What Is the Serious Injury Threshold in a Pedestrian Accident Lawsuit?

The serious injury threshold in a pedestrian accident lawsuit is the result of New York’s no-fault auto insurance laws. It is the degree of harm that a victim must meet to step outside the no-fault system to file a personal injury lawsuit.

An injured person– even an innocent pedestrian– is not permitted to bring a lawsuit against an at-fault driver unless their injuries fall within the statute’s definition of serious. Our New York City pedestrian accident lawyers review injury claims to determine whether no-fault benefits or a personal injury lawsuit are viable options based on the laws and the facts of the accident.

No-fault benefits available to injured pedestrians

When pedestrians suffer injuries because they are struck by a car or truck, they are eligible for no-fault benefits. Their insurance policy will provide personal injury protection (PIP) regardless of who was at fault. This coverage provides up to $50,000 toward medical expenses, and up to 80% of lost wages, to a maximum of $2,000 per month. However, it does not provide compensation for non-economic damages like pain and suffering.

For an injured pedestrian to be eligible for no-fault benefits in New York, the following must be shown:

  • The accident took place in New York
  • The vehicle was a passenger vehicle (personal or commercial) covered by the no-fault laws
  • The vehicle was registered in New York and had a current policy in place

The “serious injury” threshold

For a pedestrian to be permitted to file a personal injury lawsuit against a negligent driver, the injuries must meet the “serious injury” threshold. This would allow them to receive compensation for a greater range of damages. In New York auto accidents, a “serious injury” is one that causes more than $50,000 in economic damages or:

  • Death
  • Dismemberment
  • Fracture
  • Significant disfigurement
  • Loss of a fetus
  • Permanent loss of use or consequential limitation of a part of a body or body system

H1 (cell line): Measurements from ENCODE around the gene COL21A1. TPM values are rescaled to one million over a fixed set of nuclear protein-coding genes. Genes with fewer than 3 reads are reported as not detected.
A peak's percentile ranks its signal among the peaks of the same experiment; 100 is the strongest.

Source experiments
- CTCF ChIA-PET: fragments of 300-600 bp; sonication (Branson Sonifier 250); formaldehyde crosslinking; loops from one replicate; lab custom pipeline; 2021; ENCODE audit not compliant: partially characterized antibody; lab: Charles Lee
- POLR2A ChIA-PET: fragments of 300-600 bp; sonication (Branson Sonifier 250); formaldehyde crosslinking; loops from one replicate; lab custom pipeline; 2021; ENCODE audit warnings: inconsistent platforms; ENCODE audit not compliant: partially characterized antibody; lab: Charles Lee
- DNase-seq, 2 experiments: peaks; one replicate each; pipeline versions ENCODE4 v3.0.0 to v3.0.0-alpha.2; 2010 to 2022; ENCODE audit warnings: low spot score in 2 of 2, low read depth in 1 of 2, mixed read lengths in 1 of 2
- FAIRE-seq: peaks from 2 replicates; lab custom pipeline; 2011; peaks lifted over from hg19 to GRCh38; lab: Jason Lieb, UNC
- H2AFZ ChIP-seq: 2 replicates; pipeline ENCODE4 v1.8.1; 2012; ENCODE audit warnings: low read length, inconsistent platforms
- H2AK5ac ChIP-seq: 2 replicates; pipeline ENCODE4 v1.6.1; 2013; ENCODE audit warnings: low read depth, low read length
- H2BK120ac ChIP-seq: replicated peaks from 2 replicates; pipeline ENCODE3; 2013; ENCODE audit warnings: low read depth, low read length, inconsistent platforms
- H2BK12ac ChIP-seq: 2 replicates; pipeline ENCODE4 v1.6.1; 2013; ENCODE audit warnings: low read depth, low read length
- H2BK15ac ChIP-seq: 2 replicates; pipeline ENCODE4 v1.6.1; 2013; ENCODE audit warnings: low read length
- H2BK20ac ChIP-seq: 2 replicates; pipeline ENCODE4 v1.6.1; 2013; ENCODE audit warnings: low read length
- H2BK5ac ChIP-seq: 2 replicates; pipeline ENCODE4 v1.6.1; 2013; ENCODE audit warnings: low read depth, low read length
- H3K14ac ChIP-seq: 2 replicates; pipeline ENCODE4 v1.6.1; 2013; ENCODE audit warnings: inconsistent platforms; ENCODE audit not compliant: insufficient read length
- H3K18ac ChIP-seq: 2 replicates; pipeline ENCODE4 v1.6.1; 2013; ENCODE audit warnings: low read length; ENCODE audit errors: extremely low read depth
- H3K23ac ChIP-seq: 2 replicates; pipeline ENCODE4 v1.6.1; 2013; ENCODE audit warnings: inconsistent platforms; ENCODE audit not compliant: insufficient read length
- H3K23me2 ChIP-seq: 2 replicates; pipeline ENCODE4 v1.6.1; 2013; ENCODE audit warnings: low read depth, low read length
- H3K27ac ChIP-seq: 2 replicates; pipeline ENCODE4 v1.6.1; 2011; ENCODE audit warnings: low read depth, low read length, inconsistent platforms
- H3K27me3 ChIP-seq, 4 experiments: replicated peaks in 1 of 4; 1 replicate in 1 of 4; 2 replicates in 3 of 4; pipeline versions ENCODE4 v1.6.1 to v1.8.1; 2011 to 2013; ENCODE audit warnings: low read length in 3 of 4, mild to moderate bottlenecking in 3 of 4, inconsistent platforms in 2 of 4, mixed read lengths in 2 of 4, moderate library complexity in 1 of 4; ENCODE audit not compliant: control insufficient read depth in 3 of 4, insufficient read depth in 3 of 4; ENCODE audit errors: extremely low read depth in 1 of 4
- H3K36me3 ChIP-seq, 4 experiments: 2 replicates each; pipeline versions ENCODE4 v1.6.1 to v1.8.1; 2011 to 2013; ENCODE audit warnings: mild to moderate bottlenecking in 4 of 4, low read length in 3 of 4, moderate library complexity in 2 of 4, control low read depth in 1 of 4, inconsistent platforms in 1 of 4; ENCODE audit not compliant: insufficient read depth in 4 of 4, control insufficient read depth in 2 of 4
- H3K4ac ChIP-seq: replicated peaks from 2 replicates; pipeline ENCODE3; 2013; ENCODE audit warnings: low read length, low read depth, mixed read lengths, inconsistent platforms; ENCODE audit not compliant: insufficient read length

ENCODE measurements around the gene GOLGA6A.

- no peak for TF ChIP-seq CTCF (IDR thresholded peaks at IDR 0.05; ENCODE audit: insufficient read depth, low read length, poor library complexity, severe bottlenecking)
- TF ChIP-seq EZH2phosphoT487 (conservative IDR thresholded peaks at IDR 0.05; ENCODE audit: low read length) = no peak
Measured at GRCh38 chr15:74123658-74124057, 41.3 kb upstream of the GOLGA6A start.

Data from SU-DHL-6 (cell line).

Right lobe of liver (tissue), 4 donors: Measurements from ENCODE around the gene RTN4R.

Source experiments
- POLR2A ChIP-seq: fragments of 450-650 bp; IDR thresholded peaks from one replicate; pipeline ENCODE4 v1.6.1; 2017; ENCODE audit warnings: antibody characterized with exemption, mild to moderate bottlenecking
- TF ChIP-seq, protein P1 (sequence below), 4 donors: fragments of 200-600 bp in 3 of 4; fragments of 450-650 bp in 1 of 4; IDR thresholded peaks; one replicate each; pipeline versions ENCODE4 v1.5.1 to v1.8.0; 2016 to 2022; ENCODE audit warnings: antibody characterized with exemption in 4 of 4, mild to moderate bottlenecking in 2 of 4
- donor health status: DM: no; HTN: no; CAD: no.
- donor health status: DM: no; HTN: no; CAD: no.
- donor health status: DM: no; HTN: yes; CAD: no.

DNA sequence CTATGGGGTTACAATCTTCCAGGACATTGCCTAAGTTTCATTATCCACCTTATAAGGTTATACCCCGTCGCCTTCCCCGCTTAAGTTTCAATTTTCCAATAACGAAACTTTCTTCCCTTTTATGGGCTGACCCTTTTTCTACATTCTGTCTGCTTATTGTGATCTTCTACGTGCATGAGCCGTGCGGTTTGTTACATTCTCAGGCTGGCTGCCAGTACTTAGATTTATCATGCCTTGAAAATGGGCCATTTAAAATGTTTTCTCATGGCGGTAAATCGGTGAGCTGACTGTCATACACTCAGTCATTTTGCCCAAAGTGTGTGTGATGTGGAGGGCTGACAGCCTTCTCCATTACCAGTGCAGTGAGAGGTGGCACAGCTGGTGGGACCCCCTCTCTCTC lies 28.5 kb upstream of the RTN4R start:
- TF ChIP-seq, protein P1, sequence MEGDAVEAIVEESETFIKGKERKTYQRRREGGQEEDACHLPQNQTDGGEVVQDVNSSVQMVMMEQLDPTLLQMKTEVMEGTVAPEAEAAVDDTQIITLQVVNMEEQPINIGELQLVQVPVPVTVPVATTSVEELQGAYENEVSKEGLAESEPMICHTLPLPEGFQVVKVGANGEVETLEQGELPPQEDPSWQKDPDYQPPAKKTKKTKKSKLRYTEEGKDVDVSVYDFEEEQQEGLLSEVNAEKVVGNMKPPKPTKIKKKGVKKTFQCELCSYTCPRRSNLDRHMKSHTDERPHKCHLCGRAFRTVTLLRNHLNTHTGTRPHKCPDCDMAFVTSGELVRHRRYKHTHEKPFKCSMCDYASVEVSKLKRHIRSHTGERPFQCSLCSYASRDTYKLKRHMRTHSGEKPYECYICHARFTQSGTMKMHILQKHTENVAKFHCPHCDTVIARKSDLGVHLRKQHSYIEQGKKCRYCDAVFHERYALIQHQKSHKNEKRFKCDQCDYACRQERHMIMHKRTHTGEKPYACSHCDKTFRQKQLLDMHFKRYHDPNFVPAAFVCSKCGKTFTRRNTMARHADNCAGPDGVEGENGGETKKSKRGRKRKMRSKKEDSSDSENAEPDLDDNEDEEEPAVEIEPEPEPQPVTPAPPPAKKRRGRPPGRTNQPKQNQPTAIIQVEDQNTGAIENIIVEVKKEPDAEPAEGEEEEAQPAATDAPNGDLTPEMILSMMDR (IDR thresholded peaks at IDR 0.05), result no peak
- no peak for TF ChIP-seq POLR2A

• Non-permanent injury or an impairment that prevents a person from performing substantially all material acts of their customary daily activities for at least 90 days out of the 180 days immediately following the accident

It is a good idea to speak with New York City personal injury lawyers to understand whether your injury will allow you to file a personal injury lawsuit.

Damages available in a pedestrian accident personal injury lawsuit

No-fault laws are designed to make the insurance claim process quick and easy for minor injuries. The trade-off is that the compensation does not go very far. Lost wages are not completely covered, and sometimes significant physical and emotional damages are left uncompensated.

However, when warranted, a personal injury lawsuit provides the opportunity for more complete compensation. Instead of a limit of $50,000, an individual may recover for their full losses up to the limits of the defendant’s resources. They may also make a claim for non-economic losses like pain and suffering, emotional damage, and disability. These damages may be significant when the injury is serious.

How to prove a serious injury

Sustaining a serious injury is not enough; you must also be able to prove it. Your evidence must show the extent of your injury, that the accident caused it, and that the defendant was legally to blame.

Your personal injury attorney will work to obtain the evidence you will need to prove these things. This can include medical bills, treatment summaries, employment files, and even the reports of medical and financial expert witnesses. When a skilled and experienced advocate takes the lead, you can focus on your physical and emotional recovery.

Contact us for a free consultation

If you or a loved one have been injured as a pedestrian in an accident, speak with Douglas & London about whether the injuries meet the serious injury threshold. For nearly two decades, we have been fighting for the rights of personal injury victims to receive full compensation. Call today to discuss your case for free.